Ahead of his appearance on the editor’s stage on the morning of day two of Marketing Week Live, Marketing Week caught up with Unilever CMO Keith Weed who recently announced his retirement from the FMCG giant after 35 years.
When Keith Weed started at Unilever in 1983 he had no idea he would eventually become marketing chief at the world’s second-largest advertiser. “To be honest, I never imagined I would be at any company this long,” he tells Marketing Week.
After 35 years, he is now the longestserving member of the current executive team, but that time is about to come to an end. Weed announced his retirement in December, just days after CEO Paul Polman revealed his own departure plans.
It is hard not to see the two as related, although Weed says: “I was planning to do it around this time but when Paul mentioned his retirement I said it’s good timing for me to move on as well.”
Weed was crucial to the development of the Unilever Sustainable Living Plan, aiming to reduce the company’s environmental impact, and the Unstereotype initiative, which seeks to remove harmful tropes from advertising. But what the 57-year-old is most proud of is helping Unilever drive profitable growth.
He explains: “I am most proud that we have grown the sales line and profit every single year in the nine years I’ve been doing this role. We’ve done this while also building a more sustainable business and one with sustainability at its core. A lot of people challenge if you can do both and what we’ve shown at Unilever is, yes, you can.” That is not to say Weed’s career has been all plain sailing. The man Sir Martin Sorrell once described as the world’s most influential CMO has a “long list” of regrets, most pressing of which are the challenges of digital media. “Although we have done much to tackle it, I would have preferred to do more in shaping responsibility in the digital world,” he says.
There are other, more personal stories too.
In the early 2000s he was behind the launch of Lynx razors, an attempt to challenge rival Procter & Gamble’s Gillette. “It was based on a beautiful insight that at that stage Gillette was quite old and all the imagery used middleaged men with kids, whereas Lynx was very young and very strong,” he explains. “But, although our product was good it wasn’t better than Gillette’s Mach3.”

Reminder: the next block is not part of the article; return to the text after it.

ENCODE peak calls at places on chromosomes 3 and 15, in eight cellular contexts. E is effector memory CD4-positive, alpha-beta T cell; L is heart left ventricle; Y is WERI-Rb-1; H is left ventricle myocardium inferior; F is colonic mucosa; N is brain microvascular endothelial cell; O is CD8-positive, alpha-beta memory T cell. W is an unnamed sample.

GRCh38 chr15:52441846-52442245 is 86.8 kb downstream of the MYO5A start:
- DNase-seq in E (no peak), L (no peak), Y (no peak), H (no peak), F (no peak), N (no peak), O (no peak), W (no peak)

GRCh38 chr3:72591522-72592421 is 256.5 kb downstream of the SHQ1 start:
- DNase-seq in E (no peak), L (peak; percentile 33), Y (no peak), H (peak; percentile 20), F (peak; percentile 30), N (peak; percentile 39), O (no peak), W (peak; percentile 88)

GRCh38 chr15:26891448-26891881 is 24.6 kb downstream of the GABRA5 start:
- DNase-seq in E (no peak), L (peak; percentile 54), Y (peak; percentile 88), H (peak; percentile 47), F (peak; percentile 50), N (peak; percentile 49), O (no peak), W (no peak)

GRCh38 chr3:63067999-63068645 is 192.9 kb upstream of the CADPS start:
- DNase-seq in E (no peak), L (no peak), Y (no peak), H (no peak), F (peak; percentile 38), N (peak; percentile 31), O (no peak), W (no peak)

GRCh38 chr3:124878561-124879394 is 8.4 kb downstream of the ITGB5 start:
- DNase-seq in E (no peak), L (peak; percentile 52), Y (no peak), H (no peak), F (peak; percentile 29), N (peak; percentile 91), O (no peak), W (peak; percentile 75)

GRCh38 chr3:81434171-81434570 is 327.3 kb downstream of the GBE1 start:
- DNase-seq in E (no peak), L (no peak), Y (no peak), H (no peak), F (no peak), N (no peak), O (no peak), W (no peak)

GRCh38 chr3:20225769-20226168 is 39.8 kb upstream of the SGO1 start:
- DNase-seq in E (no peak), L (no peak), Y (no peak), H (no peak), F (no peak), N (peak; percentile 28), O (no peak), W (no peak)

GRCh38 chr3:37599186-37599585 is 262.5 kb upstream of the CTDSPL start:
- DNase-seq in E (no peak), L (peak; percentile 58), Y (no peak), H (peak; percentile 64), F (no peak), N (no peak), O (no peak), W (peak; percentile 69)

Weed baulks at the question of whether he has a favourite Unilever brand, likening it to “asking me to choose my favourite child”. But Ben & Jerry’s and Marmite stand out as “brands I enjoy as a consumer, and the marketing is incredibly innovative as well”.
The one he is proudest of is Dove, which he believes “has shown, in a really significant way, how to build a brand with purpose” and is “the largest educator of self-esteem in the world”, with its long-established ‘Real Beauty’ campaign.
Weed credits Unilever for offering him the opportunity to work and have “fabulous fun” in jobs across the world; for example, the US and France, where his children were also born.
He thinks its decision to promote a marketer to CEO is a “brilliant” move and is a big fan of incoming boss Alan Jope.
Weed doesn’t want to speculate on Unilever’s future “because that’s not up to me”. He describes the choice of his successor as “very much Alan’s call” but says he has already “shared his thoughts” on the future of the role and what a marketing leader needs to succeed. “You need to be curious about people’s lives, curious about what works and what doesn’t work,” he says.
He adds: “If you have to get to the future first you need to have a view of where the future is.”
When Weed started at Unilever over three decades ago he could barely have imagined the changes that would come. “[Marketing is more] complex in a good way,” he says.
“More than ever what marketers have to do is focus on their own capabilities and training, and ensure they’re up to speed.”
He has already started planning what to do next, starting with the Peking to Paris motor race in July.
Professionally, he plans to “go plural” with a number of roles, although he has to wait until he finishes at Unilever in May to make any big decisions.
Until then the FMCG veteran says it is “back to work” as usual.
“There is still lots to do. I will continue to drive the agenda around sustainability and brands with purpose, and continue the transformational change we’re seeing around data-driven marketing.”
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